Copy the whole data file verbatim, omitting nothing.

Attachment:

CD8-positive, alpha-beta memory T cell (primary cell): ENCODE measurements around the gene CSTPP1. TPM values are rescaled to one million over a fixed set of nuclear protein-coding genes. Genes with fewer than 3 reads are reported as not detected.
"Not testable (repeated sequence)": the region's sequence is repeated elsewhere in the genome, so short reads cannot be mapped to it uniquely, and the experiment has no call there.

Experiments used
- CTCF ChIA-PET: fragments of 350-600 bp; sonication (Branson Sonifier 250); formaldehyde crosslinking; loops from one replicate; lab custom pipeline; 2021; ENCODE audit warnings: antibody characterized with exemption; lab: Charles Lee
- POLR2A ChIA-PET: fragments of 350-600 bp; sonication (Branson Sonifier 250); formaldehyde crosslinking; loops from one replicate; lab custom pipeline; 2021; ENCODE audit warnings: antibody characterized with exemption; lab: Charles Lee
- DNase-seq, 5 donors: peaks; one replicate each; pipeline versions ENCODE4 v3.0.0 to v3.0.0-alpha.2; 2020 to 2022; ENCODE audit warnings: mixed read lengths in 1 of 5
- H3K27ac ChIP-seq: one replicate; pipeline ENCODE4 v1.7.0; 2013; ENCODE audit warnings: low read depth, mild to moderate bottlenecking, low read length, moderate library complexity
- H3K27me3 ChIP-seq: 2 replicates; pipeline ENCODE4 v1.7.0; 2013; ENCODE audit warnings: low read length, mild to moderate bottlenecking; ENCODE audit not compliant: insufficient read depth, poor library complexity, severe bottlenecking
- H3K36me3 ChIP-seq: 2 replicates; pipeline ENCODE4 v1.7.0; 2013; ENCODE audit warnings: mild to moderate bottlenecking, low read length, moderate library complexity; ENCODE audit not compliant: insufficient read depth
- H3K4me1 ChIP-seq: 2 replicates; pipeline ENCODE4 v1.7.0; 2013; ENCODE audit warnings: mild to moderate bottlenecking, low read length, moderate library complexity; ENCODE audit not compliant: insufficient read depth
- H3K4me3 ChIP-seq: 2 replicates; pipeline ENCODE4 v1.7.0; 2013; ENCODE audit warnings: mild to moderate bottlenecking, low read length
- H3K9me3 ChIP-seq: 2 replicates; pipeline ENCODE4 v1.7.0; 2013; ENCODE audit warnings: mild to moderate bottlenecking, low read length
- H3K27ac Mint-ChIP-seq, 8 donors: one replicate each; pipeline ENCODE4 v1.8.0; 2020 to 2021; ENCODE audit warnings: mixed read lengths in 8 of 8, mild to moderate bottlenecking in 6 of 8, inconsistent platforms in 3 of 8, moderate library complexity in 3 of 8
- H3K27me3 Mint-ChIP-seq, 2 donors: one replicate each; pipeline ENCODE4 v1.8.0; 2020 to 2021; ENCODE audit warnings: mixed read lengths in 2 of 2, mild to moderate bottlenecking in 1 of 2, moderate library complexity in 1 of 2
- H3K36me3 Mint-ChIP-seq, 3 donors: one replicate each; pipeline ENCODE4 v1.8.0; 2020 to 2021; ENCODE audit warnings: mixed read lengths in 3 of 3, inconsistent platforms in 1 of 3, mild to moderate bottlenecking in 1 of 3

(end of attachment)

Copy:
CD8-positive, alpha-beta memory T cell (primary cell): ENCODE measurements around the gene CSTPP1. TPM values are rescaled to one million over a fixed set of nuclear protein-coding genes. Genes with fewer than 3 reads are reported as not detected.
"Not testable (repeated sequence)": the region's sequence is repeated elsewhere in the genome, so short reads cannot be mapped to it uniquely, and the experiment has no call there.

Experiments used
- CTCF ChIA-PET: fragments of 350-600 bp; sonication (Branson Sonifier 250); formaldehyde crosslinking; loops from one replicate; lab custom pipeline; 2021; ENCODE audit warnings: antibody characterized with exemption; lab: Charles Lee
- POLR2A ChIA-PET: fragments of 350-600 bp; sonication (Branson Sonifier 250); formaldehyde crosslinking; loops from one replicate; lab custom pipeline; 2021; ENCODE audit warnings: antibody characterized with exemption; lab: Charles Lee
- DNase-seq, 5 donors: peaks; one replicate each; pipeline versions ENCODE4 v3.0.0 to v3.0.0-alpha.2; 2020 to 2022; ENCODE audit warnings: mixed read lengths in 1 of 5
- H3K27ac ChIP-seq: one replicate; pipeline ENCODE4 v1.7.0; 2013; ENCODE audit warnings: low read depth, mild to moderate bottlenecking, low read length, moderate library complexity
- H3K27me3 ChIP-seq: 2 replicates; pipeline ENCODE4 v1.7.0; 2013; ENCODE audit warnings: low read length, mild to moderate bottlenecking; ENCODE audit not compliant: insufficient read depth, poor library complexity, severe bottlenecking
- H3K36me3 ChIP-seq: 2 replicates; pipeline ENCODE4 v1.7.0; 2013; ENCODE audit warnings: mild to moderate bottlenecking, low read length, moderate library complexity; ENCODE audit not compliant: insufficient read depth
- H3K4me1 ChIP-seq: 2 replicates; pipeline ENCODE4 v1.7.0; 2013; ENCODE audit warnings: mild to moderate bottlenecking, low read length, moderate library complexity; ENCODE audit not compliant: insufficient read depth
- H3K4me3 ChIP-seq: 2 replicates; pipeline ENCODE4 v1.7.0; 2013; ENCODE audit warnings: mild to moderate bottlenecking, low read length
- H3K9me3 ChIP-seq: 2 replicates; pipeline ENCODE4 v1.7.0; 2013; ENCODE audit warnings: mild to moderate bottlenecking, low read length
- H3K27ac Mint-ChIP-seq, 8 donors: one replicate each; pipeline ENCODE4 v1.8.0; 2020 to 2021; ENCODE audit warnings: mixed read lengths in 8 of 8, mild to moderate bottlenecking in 6 of 8, inconsistent platforms in 3 of 8, moderate library complexity in 3 of 8
- H3K27me3 Mint-ChIP-seq, 2 donors: one replicate each; pipeline ENCODE4 v1.8.0; 2020 to 2021; ENCODE audit warnings: mixed read lengths in 2 of 2, mild to moderate bottlenecking in 1 of 2, moderate library complexity in 1 of 2
- H3K36me3 Mint-ChIP-seq, 3 donors: one replicate each; pipeline ENCODE4 v1.8.0; 2020 to 2021; ENCODE audit warnings: mixed read lengths in 3 of 3, inconsistent platforms in 1 of 3, mild to moderate bottlenecking in 1 of 3